According to Pierce Mattie, a public relations firm focused on the beauty industry, the following ingredients will be used more heavily in the beauty industry in 2009, and some of the ingredients are potentially ingestible.

• Argan oil — An ingredient sourced from Morocco known for being a rich source of vitamin E with 80% essential fatty acids. It may be used on skin and in hair due to its high level of antioxidants and ability to replenish natural moisture.

• Acai — The Brazilian berry contains antioxidants, amino acids, essential omegas, fibers and proteins making it a leader in anti-aging products. It may be used in skin care, cosmetics and hair care.

• Goji berries — The berries have the ability to fight free radicals and boost the immune system.

• Blueberries — Known for amino acids, vitamins, antioxidants and essential fatty acids, blueberries are used to revitalize the skin.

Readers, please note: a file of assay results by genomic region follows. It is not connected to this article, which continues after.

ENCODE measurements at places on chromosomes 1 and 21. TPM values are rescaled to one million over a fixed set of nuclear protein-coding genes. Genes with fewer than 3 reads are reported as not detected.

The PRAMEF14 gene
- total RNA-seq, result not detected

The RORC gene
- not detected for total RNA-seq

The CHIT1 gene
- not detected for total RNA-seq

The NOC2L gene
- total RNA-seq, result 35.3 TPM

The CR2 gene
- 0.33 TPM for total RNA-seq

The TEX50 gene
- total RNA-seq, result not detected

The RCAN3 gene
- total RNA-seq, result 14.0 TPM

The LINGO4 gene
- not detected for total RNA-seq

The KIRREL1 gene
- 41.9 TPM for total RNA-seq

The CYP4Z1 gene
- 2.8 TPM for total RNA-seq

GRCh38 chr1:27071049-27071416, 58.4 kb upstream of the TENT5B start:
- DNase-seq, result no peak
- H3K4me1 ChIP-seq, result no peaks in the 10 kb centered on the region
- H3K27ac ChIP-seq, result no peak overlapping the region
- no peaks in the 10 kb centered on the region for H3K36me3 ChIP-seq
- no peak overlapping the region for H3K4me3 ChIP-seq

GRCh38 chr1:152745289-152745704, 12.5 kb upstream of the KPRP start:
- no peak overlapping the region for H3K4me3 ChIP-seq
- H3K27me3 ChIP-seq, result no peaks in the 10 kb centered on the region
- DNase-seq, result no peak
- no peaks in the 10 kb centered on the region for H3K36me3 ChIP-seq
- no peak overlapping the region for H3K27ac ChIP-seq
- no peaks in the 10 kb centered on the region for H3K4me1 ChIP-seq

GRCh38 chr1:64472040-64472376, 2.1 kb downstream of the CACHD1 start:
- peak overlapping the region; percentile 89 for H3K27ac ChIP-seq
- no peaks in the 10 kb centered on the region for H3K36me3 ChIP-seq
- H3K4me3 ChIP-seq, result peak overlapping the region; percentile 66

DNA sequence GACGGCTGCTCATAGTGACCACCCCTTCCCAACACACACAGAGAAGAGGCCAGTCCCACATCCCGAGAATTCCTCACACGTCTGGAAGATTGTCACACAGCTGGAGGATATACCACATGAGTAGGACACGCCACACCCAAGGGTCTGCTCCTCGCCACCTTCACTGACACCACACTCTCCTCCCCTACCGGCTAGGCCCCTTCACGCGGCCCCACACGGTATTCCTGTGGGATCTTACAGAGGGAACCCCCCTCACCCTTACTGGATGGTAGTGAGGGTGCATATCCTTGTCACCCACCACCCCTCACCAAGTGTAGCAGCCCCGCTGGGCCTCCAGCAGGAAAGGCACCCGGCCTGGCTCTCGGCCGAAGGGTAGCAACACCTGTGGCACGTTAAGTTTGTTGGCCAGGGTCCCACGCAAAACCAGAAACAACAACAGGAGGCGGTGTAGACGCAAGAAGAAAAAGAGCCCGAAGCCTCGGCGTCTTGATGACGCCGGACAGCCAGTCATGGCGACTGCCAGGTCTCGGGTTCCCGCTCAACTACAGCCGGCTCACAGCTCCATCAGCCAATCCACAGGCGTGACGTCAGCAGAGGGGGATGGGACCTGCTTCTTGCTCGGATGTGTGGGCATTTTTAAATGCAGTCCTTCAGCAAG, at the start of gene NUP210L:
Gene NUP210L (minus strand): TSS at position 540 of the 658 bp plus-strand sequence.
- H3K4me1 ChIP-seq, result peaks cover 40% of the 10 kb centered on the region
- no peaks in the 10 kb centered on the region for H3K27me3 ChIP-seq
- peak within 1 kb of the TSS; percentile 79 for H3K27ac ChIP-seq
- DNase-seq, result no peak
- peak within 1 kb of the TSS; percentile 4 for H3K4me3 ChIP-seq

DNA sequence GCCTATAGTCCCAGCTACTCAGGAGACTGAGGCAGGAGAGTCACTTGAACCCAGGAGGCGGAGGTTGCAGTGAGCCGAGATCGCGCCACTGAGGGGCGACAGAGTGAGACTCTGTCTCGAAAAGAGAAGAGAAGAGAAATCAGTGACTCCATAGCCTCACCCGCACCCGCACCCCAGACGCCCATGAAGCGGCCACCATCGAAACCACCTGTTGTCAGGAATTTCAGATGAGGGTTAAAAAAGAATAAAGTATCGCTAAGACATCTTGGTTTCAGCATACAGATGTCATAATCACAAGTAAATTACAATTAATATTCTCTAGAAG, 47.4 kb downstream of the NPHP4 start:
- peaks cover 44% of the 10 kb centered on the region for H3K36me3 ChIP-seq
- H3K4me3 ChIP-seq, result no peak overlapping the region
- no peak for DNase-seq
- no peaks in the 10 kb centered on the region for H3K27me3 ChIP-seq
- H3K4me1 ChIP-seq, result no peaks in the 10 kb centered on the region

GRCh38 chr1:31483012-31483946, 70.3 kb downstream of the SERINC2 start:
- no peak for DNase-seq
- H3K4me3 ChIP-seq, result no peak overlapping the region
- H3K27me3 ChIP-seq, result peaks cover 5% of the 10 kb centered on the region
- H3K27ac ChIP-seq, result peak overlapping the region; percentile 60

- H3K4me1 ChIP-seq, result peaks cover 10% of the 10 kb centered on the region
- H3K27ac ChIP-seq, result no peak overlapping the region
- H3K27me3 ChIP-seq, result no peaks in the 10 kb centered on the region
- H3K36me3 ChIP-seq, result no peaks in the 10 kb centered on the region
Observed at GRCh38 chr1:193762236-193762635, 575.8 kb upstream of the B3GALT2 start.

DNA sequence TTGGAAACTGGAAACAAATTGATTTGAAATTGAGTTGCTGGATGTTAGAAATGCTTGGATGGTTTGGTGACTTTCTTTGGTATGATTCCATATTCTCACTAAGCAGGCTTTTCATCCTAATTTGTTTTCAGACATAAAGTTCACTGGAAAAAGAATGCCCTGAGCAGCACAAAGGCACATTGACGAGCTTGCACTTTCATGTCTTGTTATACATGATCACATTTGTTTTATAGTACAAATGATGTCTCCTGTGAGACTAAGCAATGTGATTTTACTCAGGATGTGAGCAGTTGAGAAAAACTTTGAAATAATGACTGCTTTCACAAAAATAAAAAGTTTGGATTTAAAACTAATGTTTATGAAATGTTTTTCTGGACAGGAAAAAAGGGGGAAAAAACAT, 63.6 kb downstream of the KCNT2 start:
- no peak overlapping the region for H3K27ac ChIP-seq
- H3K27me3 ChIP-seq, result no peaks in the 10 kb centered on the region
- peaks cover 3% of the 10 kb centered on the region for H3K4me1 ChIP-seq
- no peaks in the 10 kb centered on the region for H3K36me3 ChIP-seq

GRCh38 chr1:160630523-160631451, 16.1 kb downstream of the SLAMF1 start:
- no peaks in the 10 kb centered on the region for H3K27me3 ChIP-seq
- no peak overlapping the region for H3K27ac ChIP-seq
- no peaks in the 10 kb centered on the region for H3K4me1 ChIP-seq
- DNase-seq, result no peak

• Probiotics — Skin-care products with probiotics will be branded as another "clinical-like" line.

• Turmeric — May be used for acne-fighting properties as well as an antiseptic that helps prevent and remove blemishes. Other uses include hair removal products and in the formulation of sunscreen.

• Acerola — This ingredient is high in vitamin C, and increasingly ingredients high in vitamin C are being used more often to even skin tone and brighten complexion.

• Baobab — This ingredient is rich in riboflavin, niacin, and vitamins C, A, D, and E for anti-aging properties.

This article can also be found in the digital edition of Food Business News, January 6, 2009, starting on Page 1. Click here to search that archive.